I'm in a bit of a disagreement with a more experienced developer on this issue, and wondering what others think about it; our environment is Java, EJB 3, services, etc.
The code I wrote calls a service to get things and to create things. The problem I ran into was that I got null pointer exceptions that didn't make sense. For example, when I ask the service to create an object, I get null back; when I try to look up an object with a known valid ID, I get null back. I spent some time trying to figure out what was wrong in my code; since I'm less experienced I usually assume I've done something wrong, but it turns out the reason for the null returns was security. If the user principal using my service didn't have the right permissions for the target service, then it simply returns null. Most other services here aren't documented very well either, so apparently this is just something you have to know.
This is rather confusing as a developer writing code that interacts with the service. It would make much more sense to me if the service thew an exception that would tell me that the user didn't have the proper permissions to load this thing or to create that thing; I would then immediately know why my service wasn't working as expected.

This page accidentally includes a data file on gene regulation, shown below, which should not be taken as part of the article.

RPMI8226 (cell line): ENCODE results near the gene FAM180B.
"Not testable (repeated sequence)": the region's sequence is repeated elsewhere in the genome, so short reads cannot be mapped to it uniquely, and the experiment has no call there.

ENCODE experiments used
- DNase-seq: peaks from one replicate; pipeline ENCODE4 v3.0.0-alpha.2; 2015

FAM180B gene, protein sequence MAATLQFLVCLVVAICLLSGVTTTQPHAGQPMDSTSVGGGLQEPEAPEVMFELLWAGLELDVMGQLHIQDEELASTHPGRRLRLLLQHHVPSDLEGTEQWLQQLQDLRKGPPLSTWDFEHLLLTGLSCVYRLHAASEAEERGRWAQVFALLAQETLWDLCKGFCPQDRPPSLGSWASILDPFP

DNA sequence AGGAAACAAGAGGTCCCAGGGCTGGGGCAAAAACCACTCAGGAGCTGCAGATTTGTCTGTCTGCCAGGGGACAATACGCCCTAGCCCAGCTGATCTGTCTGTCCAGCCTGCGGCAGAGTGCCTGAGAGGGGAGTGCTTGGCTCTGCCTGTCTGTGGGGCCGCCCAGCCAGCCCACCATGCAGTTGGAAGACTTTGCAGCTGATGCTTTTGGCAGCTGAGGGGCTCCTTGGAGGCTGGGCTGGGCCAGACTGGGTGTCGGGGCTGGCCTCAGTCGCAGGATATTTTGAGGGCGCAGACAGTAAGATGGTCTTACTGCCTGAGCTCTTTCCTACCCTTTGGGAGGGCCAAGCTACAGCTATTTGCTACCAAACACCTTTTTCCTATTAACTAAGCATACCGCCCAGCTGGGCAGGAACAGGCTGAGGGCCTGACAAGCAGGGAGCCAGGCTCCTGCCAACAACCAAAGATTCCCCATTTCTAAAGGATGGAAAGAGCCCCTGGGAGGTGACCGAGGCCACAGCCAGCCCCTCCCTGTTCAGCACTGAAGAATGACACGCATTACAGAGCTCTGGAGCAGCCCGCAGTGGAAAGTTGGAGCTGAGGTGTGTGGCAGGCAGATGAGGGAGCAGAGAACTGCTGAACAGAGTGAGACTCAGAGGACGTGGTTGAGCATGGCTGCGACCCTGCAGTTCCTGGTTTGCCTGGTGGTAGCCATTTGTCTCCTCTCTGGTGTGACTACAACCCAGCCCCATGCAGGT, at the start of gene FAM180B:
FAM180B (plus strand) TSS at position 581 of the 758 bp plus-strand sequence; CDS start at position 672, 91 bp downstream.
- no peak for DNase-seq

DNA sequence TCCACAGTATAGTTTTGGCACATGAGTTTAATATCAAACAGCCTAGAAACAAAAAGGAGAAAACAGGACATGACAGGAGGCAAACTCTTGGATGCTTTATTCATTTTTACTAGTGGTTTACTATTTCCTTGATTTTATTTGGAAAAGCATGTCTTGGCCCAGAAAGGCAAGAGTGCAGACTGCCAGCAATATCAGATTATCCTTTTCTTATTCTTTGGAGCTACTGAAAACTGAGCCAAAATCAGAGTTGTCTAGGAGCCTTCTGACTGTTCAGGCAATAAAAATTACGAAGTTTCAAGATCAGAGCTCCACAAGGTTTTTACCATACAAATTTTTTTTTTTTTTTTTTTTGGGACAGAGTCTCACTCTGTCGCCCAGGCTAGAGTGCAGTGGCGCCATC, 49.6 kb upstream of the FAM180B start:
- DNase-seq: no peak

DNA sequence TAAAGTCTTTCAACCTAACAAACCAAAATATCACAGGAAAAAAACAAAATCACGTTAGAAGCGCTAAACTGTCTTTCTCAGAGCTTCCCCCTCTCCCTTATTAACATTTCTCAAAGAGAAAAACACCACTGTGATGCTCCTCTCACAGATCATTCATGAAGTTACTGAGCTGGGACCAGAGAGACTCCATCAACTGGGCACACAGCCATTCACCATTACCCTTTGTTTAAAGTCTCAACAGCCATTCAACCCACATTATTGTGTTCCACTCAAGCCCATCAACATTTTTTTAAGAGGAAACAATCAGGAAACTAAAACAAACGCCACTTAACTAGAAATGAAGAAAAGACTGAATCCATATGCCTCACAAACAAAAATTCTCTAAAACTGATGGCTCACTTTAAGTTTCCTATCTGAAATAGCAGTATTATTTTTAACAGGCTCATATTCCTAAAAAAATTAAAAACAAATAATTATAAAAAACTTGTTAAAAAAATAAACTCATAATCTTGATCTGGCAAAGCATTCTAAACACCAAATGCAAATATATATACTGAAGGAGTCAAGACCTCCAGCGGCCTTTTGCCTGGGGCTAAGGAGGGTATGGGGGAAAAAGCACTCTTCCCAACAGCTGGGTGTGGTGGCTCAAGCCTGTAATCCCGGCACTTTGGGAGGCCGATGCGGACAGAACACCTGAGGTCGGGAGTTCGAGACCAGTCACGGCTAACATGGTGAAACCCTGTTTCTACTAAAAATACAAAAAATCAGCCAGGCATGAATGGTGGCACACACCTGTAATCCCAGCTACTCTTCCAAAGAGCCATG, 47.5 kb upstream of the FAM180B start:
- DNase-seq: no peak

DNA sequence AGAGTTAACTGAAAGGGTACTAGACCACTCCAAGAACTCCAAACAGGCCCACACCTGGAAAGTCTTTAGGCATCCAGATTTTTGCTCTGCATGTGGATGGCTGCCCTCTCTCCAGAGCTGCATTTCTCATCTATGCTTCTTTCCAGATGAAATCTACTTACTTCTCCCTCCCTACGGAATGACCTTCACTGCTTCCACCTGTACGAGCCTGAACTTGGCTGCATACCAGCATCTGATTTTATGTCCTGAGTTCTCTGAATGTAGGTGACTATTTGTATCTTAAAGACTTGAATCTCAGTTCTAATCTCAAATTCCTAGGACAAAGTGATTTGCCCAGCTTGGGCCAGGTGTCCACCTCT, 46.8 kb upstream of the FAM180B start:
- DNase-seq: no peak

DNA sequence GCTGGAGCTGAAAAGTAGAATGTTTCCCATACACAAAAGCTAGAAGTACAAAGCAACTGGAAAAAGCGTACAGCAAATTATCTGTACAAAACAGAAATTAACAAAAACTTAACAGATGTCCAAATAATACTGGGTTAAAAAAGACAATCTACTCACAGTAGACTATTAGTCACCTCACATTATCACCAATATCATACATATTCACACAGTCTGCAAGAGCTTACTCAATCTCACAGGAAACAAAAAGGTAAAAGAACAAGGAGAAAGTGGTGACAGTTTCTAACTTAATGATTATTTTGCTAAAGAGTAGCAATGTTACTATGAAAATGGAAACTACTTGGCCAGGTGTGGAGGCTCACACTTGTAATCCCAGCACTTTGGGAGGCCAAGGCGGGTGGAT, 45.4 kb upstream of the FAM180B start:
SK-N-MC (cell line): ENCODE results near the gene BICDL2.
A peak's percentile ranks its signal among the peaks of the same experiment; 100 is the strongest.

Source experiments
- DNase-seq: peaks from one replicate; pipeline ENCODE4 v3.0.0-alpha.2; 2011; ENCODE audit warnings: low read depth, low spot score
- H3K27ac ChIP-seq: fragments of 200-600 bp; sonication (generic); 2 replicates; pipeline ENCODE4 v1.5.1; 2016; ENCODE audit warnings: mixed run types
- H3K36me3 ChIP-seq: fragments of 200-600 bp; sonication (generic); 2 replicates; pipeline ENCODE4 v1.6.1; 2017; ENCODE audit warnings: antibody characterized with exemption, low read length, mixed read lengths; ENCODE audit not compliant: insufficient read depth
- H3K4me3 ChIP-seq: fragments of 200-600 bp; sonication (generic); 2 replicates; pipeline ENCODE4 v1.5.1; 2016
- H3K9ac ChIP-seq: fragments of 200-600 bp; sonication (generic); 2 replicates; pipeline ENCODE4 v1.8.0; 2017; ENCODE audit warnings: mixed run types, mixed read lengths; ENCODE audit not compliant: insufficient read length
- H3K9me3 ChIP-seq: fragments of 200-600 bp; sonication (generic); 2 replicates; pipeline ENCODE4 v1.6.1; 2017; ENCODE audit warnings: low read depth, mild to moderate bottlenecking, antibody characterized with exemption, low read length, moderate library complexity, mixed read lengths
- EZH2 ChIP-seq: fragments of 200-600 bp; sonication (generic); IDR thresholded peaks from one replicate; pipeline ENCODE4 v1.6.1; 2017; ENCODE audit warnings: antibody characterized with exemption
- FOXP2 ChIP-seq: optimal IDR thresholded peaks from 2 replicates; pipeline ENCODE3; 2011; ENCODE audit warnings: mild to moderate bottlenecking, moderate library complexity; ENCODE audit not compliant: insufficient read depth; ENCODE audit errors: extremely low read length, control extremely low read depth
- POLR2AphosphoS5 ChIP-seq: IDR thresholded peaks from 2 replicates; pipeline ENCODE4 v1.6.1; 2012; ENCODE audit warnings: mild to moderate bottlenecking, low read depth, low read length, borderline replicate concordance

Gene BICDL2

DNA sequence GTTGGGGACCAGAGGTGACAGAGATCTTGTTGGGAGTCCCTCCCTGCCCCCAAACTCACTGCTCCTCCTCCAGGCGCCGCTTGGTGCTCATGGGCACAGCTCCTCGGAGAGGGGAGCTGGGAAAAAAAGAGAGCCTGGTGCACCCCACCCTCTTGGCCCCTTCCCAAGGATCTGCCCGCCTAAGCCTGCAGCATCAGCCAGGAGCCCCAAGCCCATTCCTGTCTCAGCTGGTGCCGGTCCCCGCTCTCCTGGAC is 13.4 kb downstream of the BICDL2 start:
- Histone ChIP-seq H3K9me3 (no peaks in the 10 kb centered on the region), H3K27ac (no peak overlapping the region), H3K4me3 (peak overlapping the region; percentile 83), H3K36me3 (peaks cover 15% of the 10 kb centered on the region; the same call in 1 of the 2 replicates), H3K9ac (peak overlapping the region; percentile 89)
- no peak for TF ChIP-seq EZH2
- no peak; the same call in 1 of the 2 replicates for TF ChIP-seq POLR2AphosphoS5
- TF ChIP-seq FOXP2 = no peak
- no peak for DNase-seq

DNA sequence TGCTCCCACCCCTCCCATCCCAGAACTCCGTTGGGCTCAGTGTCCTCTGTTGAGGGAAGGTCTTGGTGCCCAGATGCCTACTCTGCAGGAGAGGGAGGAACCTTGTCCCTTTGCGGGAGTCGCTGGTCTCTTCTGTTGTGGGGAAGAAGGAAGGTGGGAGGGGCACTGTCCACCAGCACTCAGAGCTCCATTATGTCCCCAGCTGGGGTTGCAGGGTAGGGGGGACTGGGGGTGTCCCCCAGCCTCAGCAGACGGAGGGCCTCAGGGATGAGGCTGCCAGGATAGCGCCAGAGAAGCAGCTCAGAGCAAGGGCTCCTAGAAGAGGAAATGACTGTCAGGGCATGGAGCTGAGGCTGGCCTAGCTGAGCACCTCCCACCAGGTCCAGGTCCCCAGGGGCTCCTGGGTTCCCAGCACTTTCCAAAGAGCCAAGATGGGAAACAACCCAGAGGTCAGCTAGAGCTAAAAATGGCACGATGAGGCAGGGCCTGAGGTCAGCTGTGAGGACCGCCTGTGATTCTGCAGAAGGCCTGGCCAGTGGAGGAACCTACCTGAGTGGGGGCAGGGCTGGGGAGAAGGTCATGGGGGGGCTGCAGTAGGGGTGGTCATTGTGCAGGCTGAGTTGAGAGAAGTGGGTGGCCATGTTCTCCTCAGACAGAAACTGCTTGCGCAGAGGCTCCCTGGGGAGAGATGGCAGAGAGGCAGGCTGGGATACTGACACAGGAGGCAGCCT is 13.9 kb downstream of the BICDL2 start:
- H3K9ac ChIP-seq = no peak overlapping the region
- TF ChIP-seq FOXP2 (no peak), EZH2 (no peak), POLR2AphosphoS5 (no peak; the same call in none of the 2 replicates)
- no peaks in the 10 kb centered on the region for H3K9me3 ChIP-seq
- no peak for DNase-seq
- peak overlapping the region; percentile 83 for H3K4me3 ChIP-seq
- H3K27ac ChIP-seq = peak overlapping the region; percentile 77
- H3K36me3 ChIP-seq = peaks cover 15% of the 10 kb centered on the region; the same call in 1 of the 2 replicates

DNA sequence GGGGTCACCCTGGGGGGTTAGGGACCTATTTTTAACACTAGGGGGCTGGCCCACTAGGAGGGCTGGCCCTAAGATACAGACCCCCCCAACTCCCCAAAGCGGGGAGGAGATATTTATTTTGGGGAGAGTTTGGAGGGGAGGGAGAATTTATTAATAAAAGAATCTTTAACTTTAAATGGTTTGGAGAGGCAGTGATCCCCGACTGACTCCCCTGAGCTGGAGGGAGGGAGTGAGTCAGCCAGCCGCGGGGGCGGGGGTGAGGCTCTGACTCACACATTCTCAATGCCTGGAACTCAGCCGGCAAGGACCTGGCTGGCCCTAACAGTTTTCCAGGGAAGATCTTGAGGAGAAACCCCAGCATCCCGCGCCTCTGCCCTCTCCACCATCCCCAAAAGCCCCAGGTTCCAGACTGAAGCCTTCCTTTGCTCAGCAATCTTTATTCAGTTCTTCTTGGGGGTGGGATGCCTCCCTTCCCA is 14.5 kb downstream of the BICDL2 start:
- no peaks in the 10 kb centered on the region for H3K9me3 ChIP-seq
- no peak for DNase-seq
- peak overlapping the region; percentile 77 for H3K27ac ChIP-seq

The more experienced developer who wrote the service argued that asking for the data is not an error condition, and that exceptions should only be thrown in an error condition, not when the user doesn't have access to the data. This data is often looked up in a GUI, and for those users without the right permissions, these things simply "do not exist". So, in short: asking is not wrong, hence no exception. Get methods return null because to those users those things "don't exist". Create methods return null when the user wasn't allowed to create that thing.
Is this normal and/or good practice? I prefer using exceptions because I find it much easier to know what's going on. So I would for example also prefer to throw a NotFoundException if you asked for an object with an invalid ID, rather than returning null.